Friday, November 30, 2012

Update on Chronic Wasting Disease in PA

In an earlier post I provided an update on captive deer that tested positive at a deer farm in Adams County, Pennsylvania (see Friday, October 26th post).  In that post I mentioned that a captive deer from the farm escaped while they were in the process of euthanizing the animals that may have been exposed to the disease.  I have some good news to share, apparently that deer has been killed by a hunter in the area.  The doe was easily identified by it's pink ear tag and the number 23.  This is very good news for deer and deer hunting in Pennsylvania as this disease could devastate wild deer populations.

Below is the news release from the PA Department of Agriculture, November 26th.

Agriculture Department to Test ‘Pink 23’ Adams County Escaped Deer
A doe that escaped from a quarantined Adams County deer farm in October was shot by a hunter today and is now being tested for Chronic Wasting Disease, according to the Pennsylvania Department of Agriculture.

The deer, known as "Pink 23" because of its pink farm tag, was shot and killed this morning on a farm at 1305 New Chester Road, New Oxford. The doe escaped as officials removed the herd for testing from a farm at 1491 New Chester Road, New Oxford. Both farms have been quarantined since October when the first case of the disease was discovered in Pennsylvania.

"The department has been working to prevent further spread of the disease," said Agriculture Secretary George Greig. "The capture and testing of this escaped deer will allow the department to close this chapter of the investigation." State veterinarians identified the doe by its pink farm tag. Testing for Chronic Wasting Disease will be done at the Pennsylvania State Veterinary Laboratory in Harrisburg and will take up to two weeks.

To date, two deer have tested positive for Chronic Wasting Disease. As a result, the agriculture department quarantined 27 farms in 14 counties associated with the herd where the deer that tested positive for the disease were found. Deer cannot be moved on or off those quarantined premises.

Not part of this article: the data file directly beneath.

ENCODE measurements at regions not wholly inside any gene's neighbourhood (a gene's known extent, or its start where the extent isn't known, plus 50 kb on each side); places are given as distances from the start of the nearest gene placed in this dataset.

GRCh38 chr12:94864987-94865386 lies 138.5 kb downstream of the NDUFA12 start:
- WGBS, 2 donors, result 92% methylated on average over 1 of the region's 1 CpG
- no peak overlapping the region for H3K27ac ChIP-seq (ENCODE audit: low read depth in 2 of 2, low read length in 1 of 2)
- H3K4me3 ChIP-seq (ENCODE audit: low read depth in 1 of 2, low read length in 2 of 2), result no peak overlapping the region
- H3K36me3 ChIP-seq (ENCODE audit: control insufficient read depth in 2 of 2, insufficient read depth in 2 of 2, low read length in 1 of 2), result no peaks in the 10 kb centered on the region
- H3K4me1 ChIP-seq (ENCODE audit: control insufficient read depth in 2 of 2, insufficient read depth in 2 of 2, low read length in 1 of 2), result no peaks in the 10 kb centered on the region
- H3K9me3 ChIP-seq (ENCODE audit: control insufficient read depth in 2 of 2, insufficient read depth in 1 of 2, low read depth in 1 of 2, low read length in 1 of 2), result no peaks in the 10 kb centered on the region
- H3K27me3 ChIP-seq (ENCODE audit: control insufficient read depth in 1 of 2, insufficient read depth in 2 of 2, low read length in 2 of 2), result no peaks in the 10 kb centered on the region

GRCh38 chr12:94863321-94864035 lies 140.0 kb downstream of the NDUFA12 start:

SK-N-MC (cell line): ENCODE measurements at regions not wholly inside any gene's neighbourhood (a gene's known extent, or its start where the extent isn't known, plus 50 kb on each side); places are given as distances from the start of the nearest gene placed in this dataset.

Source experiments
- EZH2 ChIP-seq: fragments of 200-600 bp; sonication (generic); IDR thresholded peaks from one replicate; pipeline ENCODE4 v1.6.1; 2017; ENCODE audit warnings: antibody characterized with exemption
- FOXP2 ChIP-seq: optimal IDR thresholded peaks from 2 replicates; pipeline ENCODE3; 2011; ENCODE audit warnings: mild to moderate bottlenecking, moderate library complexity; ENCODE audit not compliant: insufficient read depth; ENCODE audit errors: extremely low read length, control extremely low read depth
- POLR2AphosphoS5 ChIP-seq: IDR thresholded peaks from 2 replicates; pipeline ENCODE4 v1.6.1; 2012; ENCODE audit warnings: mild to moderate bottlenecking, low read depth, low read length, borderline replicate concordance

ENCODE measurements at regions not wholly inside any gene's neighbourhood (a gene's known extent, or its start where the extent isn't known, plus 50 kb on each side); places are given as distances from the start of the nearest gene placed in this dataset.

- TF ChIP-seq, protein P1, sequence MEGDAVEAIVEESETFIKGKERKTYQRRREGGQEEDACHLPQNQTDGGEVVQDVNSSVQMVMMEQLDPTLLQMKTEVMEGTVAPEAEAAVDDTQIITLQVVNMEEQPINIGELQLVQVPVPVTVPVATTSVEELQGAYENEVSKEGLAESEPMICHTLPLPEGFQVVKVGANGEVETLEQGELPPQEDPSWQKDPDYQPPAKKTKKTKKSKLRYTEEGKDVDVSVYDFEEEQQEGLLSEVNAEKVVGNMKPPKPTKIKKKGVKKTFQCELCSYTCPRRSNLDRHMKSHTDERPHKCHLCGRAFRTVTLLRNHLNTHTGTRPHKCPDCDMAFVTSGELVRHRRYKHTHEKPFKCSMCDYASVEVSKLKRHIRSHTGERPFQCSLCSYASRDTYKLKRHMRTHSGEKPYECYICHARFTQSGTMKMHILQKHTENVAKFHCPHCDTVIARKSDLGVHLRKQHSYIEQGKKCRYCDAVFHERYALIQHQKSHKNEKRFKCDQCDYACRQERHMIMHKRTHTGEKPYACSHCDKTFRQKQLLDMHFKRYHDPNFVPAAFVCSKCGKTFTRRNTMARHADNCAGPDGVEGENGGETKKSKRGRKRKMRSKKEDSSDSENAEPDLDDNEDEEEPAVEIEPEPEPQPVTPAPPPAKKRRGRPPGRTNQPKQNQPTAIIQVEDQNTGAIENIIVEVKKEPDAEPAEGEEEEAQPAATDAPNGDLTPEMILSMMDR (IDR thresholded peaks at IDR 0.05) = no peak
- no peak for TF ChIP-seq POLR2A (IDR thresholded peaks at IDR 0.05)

Chronic Wasting Disease attacks the brains of infected antlered animals such as deer, elk and moose, producing small lesions that eventually result in death. Animals can get the disease through direct contact with saliva, feces and urine from an infected animal.

For the rest of the story click here.

Monday, November 12, 2012

New Invasive Species App for Your Smart Phone Available

I thought I would share with you the new app that was launched by Ohio State University, the University of Georgia, and several other entities across the region. It is called the Great Lakes Early Detection Network (GLEDN).  It is currently availabe in the Android version and plans are in the works to release an iPhone version soon, probably December or January.

GLEDN allows you to use your smart phone to help discover non-native invasive species early in their infestations. The app allows you to upload location information along with images for verifiers to confirm. Data is then added to the EDDMapS site to help track these invasive species across the country.

Check it out and see if it meets the need.  This has some real possibilities for tracking new insect infestations such as Asian longhorned beetle, emerald ash borer, and hemlock wooly adelgid.

Tuesday, November 6, 2012

New Guide to Forestry and Natural Resources Programs Now Available

For those of you who may be thinking about a possible career in forestry and natural resources, the Society of American Foresters (SAF) has recently completed a booklet entitled Guide to Forestry and Natural Resources Programs.  The guide is an excellent source if information where you can learn about SAF-accredited programs at colleges and universities all across the United States.  Each program is highlighted giving you an opportunity to learn what they have to offer and helping you choose the one that is right for you.  There are many options to choose from.

Penn State University
Forest Resources Building

Click here to visit the Education page on the SAF website.

 Have to put a plug in for Penn State here....vist the "new" Department of Ecosystem Science and Management at Penn State, University Park, formerly kown as the School of Forest Resources.  You may find the degree program you are looking for!